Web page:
I was lucky enough to catch the showing of Brett Amory’s new “Dark Light” series of paintings at the Jonathan Levine gallery in New York City this past weekend. Quite amazing stuff. I was completely hooked by Amory’s use of shadow and light — scenes of lonely denizens drifting in and out of the lamplight, past rundown stores, as they move down rundown streets. Think Edward Hopper’s darkest hour.
Check out one of the video interviews with Amory posted on the Levine gallery blog.
So To Speak – Brett Amory, Episode 1 from lenny gonzalez on Vimeo.
I was lucky enough to witness an exhibition of Siah Armajani’s art at the Max Protech gallery in Chelsea this past weekend. I was immediately intrigued by the Iranian-born artist’s pencil and ink drawings which paid homage to Goya while focusing on the current political unrest in Iran. They were neo-classical and yet completely modern at the same time (as #7 reveals above). Iranian police forces torture, beat, and kill characters right out Biblical drawings, highlighting the fact that violence of this nature has happened throughout human existence and yet it is no less disturbing to witness now.
Click here to view images from the rest of the exhibit.
… but it’s vital signs don’t look so hot.
I walked away from the New York City armory show thinking one thing: all process and not enough passion. The art, especially in the contemporary pier, was very lackluster. In fact, the photographic work on display was head and shoulders above the paintings, cementing a thought I’ve had as of late: that photography has become far more groundbreaking. But for the most part, many of the pieces seemed as if the artists we really trying to impress with the amount of work they were putting into the project, rather creating art that struck one as truly memorable or innovative. All the Italian galleries seemed to be employing Darrel Hannah’s character from Oliver Stone’s Wall Street as their curator. It was that bad. Thankfully the Swedes and South Africans came with some very interesting pieces. The Modern Pier (up the treacherous improvised staircase) had more going for it, but even there it was more “eh” than fascinating.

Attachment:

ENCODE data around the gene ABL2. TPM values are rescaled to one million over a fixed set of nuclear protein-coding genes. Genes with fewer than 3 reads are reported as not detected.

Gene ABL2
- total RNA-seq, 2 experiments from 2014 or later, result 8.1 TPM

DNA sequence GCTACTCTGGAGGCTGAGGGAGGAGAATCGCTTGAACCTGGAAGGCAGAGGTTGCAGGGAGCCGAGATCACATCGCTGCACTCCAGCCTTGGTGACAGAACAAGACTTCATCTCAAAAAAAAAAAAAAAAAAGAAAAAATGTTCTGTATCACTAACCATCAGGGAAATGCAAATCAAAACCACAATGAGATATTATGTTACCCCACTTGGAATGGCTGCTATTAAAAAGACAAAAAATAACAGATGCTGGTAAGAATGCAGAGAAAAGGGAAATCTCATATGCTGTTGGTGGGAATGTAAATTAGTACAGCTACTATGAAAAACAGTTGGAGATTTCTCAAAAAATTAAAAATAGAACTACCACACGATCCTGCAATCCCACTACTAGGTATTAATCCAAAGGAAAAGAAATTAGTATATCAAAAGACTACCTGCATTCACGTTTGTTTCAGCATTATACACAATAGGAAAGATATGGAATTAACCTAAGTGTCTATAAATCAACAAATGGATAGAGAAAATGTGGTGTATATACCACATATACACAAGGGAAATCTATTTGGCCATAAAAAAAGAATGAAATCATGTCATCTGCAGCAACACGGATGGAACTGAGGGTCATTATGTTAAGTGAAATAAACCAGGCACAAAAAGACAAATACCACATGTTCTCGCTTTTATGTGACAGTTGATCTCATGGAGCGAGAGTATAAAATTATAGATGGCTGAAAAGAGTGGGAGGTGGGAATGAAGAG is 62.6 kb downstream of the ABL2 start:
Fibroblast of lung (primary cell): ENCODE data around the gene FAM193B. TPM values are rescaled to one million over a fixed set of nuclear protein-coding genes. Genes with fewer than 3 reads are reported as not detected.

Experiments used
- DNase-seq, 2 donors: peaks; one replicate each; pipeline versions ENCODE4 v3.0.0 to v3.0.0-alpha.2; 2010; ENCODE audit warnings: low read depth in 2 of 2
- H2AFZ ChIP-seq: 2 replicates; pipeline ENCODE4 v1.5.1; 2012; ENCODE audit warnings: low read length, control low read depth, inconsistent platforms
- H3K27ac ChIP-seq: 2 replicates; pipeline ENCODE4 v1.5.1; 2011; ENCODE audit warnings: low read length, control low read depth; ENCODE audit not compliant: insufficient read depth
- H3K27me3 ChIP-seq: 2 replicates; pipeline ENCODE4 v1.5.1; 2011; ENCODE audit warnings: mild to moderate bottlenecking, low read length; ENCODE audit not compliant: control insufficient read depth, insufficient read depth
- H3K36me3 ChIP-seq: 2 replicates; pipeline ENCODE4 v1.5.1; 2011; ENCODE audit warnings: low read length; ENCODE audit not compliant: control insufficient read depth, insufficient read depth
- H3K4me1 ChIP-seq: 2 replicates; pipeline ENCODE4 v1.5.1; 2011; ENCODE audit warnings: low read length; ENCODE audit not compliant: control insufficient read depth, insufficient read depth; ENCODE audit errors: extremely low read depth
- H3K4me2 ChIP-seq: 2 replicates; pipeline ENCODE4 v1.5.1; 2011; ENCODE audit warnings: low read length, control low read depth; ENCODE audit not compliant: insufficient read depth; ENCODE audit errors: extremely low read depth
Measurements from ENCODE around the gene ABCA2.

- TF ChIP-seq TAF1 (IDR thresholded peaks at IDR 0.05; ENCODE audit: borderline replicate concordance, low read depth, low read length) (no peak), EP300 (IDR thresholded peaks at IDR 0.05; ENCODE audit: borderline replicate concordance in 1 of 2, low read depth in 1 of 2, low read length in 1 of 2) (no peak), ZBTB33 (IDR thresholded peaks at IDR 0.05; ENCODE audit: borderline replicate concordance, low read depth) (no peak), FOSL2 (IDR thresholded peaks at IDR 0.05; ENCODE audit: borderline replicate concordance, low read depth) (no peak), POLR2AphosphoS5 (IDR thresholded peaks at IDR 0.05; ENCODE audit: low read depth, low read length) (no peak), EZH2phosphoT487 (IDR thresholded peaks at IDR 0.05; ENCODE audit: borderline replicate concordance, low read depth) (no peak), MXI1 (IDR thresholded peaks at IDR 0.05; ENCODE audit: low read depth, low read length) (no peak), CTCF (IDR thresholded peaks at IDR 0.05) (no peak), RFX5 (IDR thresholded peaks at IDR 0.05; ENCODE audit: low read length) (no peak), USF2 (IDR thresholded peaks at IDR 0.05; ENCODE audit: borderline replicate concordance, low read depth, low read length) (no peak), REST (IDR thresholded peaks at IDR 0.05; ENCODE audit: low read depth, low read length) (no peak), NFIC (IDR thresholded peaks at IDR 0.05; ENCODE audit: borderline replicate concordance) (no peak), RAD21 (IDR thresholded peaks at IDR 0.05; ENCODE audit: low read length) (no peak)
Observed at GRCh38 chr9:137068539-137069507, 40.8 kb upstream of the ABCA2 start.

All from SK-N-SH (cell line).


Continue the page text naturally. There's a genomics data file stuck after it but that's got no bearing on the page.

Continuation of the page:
However, there was still enough good art at the show to make the trip worthwhile. I was able to see “Arrest” by my favorite living painter, Odd Nerdrum. As always, I never cease to be awestruck by his work — the flesh lives and breathes on his canvases. Seeing his painting “The Dying Couple” at the Konstmuseet in Göteborg, inspired me to write “Taking the Happy Bus on Home,” which you can read in The Love Book. In many ways, Deborah Poynton’s great “Untitled” reminded me a lot of Nerdrum’s style with its unflinching portrayal of human ugliness (that still resonates as beautiful). Both Annie Lapin’s “Affection Experiment” and Adrian Ghenie’s “The Collector” were wonderfully macabre. The former was almost a rendering of the now infamous soft mother/wire mother psychological experiment and the latter was very much in the Francis Bacon style with a grim Death-figure in a military uniform floating above the recently deceased. I also discovered the photo-realistic work of Gottfried Helnwein and his eerily gripping “Epiphany III (Presentation at the Temple).” Finally, on the last walk through, I spotted Romare Bearden’s “Of the Blues.” I’ve always been a huge fan of his Harlem street-life and jazz collages, so it feels like seeing an old friend when I spot his work.
Here are some shots of my favorite paintings from the Armory show: